8 Local Wines to Enjoy With Your Thanksgiving Feast

Long Island wines pair well with turkey, stuffing, and biscuits. Here’s what we’re drinking this year.

Long Island wines pair well with turkey. Here’s what we’re drinking this year.

Here come the holidays in all their unfettered glory. By now, you probably have your turkey game on lock down, but have you considered what to serve with your feast of all feasts? Long Island boasts some of the country’s finest wines. So, this year, keep it local and keep it delicious.

Break out the Bubbly

Southold’s Sparkling Pointe produces high-quality sparklers, including a meticulous Blanc de Blancs and a delicious brut. But at Thanksgiving, I’m often in the mood for a meatier, richer sparkling wine that can stand up to the eating at hand. Sparkling Pointe’s Lambrusco-reminiscent 2015 Cuvée Carnaval Rouge is a perfect solution, with ripe red fruits and a silky mouthfeel that will put even the crankiest family member in good spirits. Not a sparkling red lover? Never fear. Lenz Winery’s 2012 Cuvée—the current release for their traditional, Champagne style sparkler—is a yeasty, toasty bubbly that is good both with and without food. What could be more festive than bubbles to kick off the holiday season?

Start a Little Sweet

Beginning the meal with an off-dry wine may feel strange, but the bright acidity of a good Riesling, balanced by a little residual sugar, is the perfect entrée to a day filled with food. I love Paumanok’s 2016 Semi-Dry Riesling, a deeply floral, clean wine with a surprisingly dry finish that pairs well with cheese, lean meats, and virtually anything that has been slathed with butter (see: my turkey). Osprey Dominion’s 2014 Semi-Dry Riesling is equally formidable, with deep minerality and an astonishing finish. For those unsure about the majesty of Riesling, this is a good time to open some eyes. And for those already in the know, well, it should come as no surprise that Riesling is a great match for Thanksgiving.

Go Big or Go Home: The White Version

Sound life .. Sound wine. #longislandwineries #livebrilliantly

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The debate between red and white on Thanksgiving will go on eternally. I believe in the adage shared by sommeliers everywhere: Drink what you like! To that end, don’t forget to serve a mighty white (or two) to offset the deep-seated Fear of Drinking Red Wine with Poultry. The white wine drinkers in your life will appreciate the 2014 Anemometer White from Greenport’s Kontokosta Winery, a blend of Chardonnay, Sauvignon Blanc, and Viognier. Not to be outdone, Shinn Estate produces a lees-aged Chardonnay—the 2015 Shinn Estate Chardonnay—with enough heft to stand up to even the heartiest of holiday meals. See ya later, Napa Chard. Long Island has this category covered.

Go Big or Go Home: The Red Version

2014 #SYRAH in the glass🍷 (📸 @vanessalenoreprice)

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The Macari family has owned their 500-acre estate, Macari Vineyards, for generations, which is why they know what they’re doing when it comes to wine. Their spicy, rich, and not-too-hot 2014 Syrah (a common complaint regarding New World Syrah) has just enough kick to take things up a notch. The Robert Parker-acknowledged Gabby’s Cabernet Franc from Roanoke Vineyards is sold out, but you can still grab a bottle of the 2015 Red Blend, a thoughtful blend of Cabernet Sauvignon, Merlot, and Cabernet Franc that will make you go… mmm. Both of these wines are big without being brutish, which means that you can have a glass—go ahead, have two!—without losing your palate to red wine fatigue.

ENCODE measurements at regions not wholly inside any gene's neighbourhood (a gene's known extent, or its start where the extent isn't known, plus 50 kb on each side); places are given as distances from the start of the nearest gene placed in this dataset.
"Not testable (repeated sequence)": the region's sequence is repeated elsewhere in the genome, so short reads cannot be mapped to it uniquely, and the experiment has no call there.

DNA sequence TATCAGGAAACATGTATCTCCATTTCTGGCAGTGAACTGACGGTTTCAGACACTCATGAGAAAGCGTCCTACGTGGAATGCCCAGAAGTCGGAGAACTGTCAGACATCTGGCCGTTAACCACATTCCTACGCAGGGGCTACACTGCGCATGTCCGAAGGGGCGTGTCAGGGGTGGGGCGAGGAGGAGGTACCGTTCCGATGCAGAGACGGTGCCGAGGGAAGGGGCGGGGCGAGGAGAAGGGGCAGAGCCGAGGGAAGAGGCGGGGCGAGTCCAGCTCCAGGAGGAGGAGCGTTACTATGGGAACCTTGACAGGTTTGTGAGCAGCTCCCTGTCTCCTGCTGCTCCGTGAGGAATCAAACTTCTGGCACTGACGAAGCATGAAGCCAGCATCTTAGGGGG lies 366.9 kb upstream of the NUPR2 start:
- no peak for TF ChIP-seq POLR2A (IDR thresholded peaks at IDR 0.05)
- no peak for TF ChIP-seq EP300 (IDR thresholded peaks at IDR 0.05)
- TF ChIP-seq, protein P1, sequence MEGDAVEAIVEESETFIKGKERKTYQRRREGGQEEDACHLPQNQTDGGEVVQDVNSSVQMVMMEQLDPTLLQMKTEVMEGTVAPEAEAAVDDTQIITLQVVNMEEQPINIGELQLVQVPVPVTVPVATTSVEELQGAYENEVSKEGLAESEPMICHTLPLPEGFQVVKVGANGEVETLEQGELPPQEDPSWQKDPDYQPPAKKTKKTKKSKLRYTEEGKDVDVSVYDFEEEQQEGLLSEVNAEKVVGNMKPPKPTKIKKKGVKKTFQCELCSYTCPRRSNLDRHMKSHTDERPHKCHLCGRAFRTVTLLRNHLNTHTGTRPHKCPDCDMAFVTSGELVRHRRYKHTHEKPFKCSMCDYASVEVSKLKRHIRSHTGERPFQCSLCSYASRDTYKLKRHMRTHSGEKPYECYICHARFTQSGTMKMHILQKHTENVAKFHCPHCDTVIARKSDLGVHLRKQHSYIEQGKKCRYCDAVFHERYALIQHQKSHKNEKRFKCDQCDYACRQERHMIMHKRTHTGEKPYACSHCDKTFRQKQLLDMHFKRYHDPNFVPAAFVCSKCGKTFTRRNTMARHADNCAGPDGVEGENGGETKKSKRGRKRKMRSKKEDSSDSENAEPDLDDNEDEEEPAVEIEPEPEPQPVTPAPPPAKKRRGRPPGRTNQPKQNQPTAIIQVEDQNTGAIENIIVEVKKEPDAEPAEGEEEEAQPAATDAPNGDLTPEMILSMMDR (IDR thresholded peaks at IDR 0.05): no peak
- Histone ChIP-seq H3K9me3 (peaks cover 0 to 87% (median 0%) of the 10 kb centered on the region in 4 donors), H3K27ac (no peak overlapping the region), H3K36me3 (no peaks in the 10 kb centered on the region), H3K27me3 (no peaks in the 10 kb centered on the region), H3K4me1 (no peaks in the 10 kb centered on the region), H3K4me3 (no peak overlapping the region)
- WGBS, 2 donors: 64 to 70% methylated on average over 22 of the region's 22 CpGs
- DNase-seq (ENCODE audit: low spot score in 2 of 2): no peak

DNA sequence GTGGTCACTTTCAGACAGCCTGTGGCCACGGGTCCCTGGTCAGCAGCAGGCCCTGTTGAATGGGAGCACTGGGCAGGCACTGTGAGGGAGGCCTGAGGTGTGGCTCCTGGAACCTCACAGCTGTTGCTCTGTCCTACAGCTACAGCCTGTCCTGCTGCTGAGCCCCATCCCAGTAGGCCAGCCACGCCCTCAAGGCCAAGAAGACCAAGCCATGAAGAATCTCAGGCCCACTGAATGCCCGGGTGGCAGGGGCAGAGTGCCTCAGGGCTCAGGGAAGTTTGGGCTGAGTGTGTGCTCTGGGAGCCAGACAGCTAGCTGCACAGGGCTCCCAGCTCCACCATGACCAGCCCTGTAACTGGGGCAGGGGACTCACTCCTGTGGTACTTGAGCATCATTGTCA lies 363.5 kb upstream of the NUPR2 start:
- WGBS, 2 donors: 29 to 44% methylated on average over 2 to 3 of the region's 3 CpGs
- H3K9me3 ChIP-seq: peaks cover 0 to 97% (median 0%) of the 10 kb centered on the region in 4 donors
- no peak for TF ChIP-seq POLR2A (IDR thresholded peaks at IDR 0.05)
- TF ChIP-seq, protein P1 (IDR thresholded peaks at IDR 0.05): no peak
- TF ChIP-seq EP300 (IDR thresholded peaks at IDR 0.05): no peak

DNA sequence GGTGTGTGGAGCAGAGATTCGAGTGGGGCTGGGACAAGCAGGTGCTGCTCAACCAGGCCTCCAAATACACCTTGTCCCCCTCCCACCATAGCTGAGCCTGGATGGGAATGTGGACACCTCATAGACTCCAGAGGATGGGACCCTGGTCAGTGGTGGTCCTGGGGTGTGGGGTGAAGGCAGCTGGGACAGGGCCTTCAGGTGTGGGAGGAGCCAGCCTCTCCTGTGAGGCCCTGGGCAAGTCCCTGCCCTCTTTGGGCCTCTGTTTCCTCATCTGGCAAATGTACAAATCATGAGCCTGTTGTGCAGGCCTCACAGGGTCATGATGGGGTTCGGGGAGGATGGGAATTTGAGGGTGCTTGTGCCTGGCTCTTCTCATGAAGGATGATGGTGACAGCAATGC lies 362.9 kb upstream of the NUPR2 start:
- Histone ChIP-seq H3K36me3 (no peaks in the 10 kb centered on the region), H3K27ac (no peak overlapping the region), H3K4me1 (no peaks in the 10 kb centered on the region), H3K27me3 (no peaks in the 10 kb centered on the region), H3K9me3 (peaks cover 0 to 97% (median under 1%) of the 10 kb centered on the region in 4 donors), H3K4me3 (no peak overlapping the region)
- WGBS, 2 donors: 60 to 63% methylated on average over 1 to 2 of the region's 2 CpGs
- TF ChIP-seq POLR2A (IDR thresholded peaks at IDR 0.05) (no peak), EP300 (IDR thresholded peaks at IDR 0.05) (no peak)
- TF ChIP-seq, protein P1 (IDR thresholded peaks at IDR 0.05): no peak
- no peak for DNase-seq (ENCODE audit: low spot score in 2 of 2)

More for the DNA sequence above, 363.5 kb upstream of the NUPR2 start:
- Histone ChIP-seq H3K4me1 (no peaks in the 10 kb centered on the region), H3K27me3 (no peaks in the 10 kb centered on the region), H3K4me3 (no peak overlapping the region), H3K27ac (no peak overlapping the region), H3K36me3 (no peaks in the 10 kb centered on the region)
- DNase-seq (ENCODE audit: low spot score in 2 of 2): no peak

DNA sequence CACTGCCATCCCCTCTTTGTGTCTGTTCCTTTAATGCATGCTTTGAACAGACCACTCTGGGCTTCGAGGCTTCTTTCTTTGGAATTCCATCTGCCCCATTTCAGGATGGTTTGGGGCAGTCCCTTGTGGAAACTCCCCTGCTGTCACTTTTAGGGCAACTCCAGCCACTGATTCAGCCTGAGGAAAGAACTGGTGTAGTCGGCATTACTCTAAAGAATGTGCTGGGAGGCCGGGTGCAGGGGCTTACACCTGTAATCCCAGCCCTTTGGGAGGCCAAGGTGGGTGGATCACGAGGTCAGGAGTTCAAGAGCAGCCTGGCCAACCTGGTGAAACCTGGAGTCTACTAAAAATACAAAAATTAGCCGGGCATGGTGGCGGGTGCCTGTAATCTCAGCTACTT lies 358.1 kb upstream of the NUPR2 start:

Bonus: A Post-Meal Tipple

We had a fun and sold out pairing for Mother's Day. Cheers to mom! #macarons #wine #pindar

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Sweet wine isn’t for everyone, but if it’s for you and your drinking companions, consider grabbing a bottle of the Wolffer Estate’s 2015 Descencia Botrytis Riesling/Chardonnay, a honeyed, unctuous wine that has achieved near-perfection from Sauternes’ famous “noble rot.” If your meal was heavy and your desserts are light—and if you prefer to end on a playful note—test out a bottle of the Pindar’s 2014 Moscato, a wine redolent with orange peel and bright green apple. The great thing about both of these wines is that neither is too sweet, so if you’re serving something decadent, these are sure to complement—rather than eclipse—your dessert table. Sweet wines get a bad rap but, at their finest, they are brilliant and bright and just right for closing off an exceptional holiday meal.

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Hannah Selinger

Hannah Selinger is a freelance food and wine writer and sommelier living in Sag Harbor. Her work has appeared in the such publications as the New York Times, the Washington Post, and RawStory.com. She is the wine columnist for the Southampton Press.